Proxmire Weighs Measure Creating 2 Bank Agencies

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WASHINGTON -- Sen. William Proxmire, the ranking Democrat on the Senate Banking Committee, is considering introduction of a bill aimed at trimming the number of federal bank regulatory agencies from three to two.

According to an aide to the Wisconsin Democrat, interviewed Wednesday, the bill would abolish the Office of the Comptroller of the Currency and divide responsibility for bank regulation between the Federal Reserve Board and the Federal Deposit Insurance Corp.

In 1975, Mr. Proxmire introduced a bill to combine the three agencies into one, an idea that has been discussed for many years but has gained little support -- in part because of concerns that such a move would threaten the dual banking system.

The aide said Mr. Proxmire continues to prefer a single banking agency, but that the senator recognizes that the idea lacks sufficient support. The staffer added that Vice President George Bush's 13-member task group studying regulatory reform is considering a two-agency system and said that if this "picks up steam," Mr. Proxmire would consider offering his bill as an alternative plan for a two-agency format.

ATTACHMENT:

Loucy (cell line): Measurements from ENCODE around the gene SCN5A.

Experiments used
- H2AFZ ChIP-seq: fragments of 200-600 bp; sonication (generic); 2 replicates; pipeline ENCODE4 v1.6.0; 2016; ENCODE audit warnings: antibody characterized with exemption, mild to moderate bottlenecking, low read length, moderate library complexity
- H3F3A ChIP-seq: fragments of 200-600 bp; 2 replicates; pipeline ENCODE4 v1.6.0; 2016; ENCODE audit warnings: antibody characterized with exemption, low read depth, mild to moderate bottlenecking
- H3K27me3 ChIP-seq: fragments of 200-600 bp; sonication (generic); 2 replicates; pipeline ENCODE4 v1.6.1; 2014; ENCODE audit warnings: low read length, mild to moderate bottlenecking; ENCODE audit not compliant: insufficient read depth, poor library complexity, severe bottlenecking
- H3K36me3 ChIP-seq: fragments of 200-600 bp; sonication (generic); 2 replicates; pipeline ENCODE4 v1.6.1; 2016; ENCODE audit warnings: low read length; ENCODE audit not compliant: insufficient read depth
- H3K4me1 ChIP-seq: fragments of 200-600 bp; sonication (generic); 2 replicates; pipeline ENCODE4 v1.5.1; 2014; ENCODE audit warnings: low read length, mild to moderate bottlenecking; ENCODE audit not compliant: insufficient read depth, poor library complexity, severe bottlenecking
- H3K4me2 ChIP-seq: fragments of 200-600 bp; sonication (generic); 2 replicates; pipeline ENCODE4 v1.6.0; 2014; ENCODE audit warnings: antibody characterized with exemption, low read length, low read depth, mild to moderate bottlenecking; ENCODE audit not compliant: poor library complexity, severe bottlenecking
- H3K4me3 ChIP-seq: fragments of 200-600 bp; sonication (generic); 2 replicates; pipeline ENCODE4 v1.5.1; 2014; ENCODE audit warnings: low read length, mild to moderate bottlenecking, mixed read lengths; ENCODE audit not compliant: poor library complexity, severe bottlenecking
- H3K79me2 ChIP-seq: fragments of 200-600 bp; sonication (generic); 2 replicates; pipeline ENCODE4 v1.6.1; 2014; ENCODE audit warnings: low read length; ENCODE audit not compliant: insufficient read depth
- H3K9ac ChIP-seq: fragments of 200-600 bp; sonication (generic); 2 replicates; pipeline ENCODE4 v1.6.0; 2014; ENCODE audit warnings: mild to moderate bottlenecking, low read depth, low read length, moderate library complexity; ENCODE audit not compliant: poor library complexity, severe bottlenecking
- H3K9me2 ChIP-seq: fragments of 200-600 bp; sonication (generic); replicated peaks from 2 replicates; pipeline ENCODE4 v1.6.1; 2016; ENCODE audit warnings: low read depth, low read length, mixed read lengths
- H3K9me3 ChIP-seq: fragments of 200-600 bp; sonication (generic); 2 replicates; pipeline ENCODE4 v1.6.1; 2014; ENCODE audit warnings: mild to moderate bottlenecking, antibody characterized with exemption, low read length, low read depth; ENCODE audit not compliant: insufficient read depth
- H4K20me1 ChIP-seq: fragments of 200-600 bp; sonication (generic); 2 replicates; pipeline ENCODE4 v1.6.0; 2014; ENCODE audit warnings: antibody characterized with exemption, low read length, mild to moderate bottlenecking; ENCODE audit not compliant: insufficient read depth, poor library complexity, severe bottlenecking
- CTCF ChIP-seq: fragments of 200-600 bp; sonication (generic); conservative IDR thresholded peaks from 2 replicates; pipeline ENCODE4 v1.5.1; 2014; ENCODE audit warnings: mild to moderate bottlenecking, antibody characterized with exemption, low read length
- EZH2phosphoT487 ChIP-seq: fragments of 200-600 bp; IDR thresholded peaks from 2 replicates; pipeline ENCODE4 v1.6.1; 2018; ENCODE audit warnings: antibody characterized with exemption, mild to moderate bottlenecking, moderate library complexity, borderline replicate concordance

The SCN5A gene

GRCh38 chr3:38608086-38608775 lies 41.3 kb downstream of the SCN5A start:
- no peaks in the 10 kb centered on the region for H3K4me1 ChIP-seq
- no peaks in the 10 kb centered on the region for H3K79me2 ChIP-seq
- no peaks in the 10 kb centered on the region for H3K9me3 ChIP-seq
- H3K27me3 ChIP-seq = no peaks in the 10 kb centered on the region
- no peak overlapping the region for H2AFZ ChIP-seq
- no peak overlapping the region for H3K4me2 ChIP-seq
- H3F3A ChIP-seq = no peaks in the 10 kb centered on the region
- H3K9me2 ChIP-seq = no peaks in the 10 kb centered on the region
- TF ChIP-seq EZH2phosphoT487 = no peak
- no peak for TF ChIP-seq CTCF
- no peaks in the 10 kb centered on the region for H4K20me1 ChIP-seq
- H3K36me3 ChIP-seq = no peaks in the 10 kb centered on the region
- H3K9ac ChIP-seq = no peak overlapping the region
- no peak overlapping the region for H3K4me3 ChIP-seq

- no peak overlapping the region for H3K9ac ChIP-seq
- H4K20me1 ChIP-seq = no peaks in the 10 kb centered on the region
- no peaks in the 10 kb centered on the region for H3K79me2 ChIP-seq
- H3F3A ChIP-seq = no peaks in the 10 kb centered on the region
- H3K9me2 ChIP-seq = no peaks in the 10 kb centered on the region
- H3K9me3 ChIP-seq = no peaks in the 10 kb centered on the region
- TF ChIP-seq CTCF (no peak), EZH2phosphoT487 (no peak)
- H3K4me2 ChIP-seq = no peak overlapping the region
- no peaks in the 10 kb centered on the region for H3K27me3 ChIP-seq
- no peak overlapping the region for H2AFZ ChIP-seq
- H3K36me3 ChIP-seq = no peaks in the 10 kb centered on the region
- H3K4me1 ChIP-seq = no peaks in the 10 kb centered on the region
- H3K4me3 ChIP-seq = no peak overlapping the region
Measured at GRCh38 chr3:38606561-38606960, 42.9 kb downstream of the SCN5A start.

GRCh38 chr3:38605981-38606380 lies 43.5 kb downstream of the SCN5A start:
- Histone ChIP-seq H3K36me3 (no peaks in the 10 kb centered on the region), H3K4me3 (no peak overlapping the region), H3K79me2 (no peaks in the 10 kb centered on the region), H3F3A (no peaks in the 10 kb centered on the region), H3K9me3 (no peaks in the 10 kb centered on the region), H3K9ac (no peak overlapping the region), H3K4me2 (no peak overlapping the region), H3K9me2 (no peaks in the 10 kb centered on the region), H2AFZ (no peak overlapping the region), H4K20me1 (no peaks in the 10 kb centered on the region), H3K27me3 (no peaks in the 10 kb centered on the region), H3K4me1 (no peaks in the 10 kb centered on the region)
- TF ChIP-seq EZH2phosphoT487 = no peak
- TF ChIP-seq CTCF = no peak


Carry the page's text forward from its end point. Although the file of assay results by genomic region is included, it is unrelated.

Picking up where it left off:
It appears that the latest proposal being considered by the Bush group would call for two regulatory agencies -- the Fed for state-chartered banks and a new banking agency for national bank regulation. The FDIC would maintain its deposit insurance functions but give up its regulatory role.

Mr. Proxmire's assistant said the senator is considering an approach that would abolish the Comptroller's office and redesign the other agencies along the following lines:

The Fed would be given the authority to decide on new powers for national banks, while the FDIC would get examination and supervision authority over them. …